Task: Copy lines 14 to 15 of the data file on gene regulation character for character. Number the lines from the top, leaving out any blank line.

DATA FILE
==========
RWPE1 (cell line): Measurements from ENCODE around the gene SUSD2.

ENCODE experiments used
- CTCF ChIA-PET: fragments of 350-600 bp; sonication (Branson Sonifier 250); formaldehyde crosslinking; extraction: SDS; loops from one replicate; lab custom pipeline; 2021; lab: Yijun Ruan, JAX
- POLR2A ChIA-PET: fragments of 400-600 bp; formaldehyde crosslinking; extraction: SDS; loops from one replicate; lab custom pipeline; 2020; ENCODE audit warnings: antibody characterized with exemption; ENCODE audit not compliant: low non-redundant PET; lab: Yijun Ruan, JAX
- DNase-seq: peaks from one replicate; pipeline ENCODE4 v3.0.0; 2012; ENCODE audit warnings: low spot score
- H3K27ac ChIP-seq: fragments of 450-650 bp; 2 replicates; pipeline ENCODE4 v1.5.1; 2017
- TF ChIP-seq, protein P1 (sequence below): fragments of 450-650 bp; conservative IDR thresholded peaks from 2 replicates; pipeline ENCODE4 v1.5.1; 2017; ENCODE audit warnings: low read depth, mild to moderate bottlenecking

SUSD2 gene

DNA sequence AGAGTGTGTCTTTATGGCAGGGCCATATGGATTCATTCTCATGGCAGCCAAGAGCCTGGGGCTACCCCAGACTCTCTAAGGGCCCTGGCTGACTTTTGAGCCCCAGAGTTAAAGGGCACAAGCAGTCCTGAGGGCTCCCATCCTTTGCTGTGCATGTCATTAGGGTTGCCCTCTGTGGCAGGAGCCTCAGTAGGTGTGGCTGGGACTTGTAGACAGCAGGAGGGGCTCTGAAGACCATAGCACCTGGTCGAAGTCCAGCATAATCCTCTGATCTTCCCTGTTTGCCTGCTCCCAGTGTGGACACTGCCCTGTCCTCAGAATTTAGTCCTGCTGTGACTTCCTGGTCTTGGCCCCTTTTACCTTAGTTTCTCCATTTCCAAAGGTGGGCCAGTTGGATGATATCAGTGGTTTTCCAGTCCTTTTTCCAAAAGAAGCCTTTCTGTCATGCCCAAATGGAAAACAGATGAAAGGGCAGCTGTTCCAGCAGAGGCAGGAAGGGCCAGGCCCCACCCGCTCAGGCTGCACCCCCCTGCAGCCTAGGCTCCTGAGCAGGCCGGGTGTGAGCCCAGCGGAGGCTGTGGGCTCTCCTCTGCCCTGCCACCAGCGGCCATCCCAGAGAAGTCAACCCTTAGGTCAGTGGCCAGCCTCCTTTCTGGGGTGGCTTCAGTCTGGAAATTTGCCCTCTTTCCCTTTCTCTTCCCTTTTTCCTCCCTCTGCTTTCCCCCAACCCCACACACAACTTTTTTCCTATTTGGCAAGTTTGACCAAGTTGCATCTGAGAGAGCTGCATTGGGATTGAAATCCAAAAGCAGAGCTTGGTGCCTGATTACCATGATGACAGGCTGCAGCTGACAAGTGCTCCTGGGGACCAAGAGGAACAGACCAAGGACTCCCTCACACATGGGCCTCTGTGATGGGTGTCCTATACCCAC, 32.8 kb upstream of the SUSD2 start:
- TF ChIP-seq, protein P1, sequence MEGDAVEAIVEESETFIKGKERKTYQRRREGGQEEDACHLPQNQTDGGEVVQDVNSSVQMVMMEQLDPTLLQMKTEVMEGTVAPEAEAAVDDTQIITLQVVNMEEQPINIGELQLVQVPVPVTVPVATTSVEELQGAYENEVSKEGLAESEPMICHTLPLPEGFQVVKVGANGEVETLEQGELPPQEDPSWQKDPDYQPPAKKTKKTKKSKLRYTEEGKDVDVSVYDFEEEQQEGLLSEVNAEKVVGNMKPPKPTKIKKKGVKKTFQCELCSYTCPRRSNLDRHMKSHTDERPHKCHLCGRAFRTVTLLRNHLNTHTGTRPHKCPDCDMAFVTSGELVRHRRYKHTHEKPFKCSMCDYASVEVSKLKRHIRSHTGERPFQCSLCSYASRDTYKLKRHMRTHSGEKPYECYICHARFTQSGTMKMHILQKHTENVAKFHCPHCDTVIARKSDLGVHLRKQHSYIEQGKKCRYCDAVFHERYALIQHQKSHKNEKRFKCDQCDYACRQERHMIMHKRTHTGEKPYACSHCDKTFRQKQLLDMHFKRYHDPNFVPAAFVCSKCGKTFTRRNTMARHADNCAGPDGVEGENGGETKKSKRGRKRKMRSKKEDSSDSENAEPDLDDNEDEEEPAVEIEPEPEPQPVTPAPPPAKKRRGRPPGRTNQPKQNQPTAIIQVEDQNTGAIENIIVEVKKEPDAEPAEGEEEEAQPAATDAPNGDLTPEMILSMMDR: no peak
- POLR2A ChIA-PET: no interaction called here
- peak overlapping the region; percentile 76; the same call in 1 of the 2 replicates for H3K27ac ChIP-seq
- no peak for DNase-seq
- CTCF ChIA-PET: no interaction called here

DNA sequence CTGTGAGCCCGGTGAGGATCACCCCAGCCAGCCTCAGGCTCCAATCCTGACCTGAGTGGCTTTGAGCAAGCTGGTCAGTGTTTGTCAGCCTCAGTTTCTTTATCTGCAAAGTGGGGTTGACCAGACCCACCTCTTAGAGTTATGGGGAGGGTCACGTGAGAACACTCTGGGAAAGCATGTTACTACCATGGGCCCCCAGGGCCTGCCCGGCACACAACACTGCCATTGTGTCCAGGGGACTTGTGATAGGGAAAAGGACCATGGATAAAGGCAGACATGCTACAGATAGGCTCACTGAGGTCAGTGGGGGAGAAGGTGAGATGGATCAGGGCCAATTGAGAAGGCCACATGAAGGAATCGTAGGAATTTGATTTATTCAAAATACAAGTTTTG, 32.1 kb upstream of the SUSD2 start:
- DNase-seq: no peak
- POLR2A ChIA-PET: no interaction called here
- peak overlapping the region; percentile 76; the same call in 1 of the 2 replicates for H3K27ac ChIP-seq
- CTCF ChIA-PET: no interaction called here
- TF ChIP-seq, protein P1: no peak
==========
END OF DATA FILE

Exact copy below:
- CTCF ChIA-PET: no interaction called here

DNA sequence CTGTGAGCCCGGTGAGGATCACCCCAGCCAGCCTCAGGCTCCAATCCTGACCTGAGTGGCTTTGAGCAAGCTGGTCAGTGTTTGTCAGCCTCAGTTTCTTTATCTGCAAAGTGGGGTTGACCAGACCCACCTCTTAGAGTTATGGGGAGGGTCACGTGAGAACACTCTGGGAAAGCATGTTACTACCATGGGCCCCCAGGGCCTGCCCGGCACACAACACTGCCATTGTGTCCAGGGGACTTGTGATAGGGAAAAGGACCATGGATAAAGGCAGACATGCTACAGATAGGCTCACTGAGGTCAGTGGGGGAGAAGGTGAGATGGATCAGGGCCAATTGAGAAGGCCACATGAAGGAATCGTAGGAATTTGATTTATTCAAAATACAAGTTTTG, 32.1 kb upstream of the SUSD2 start: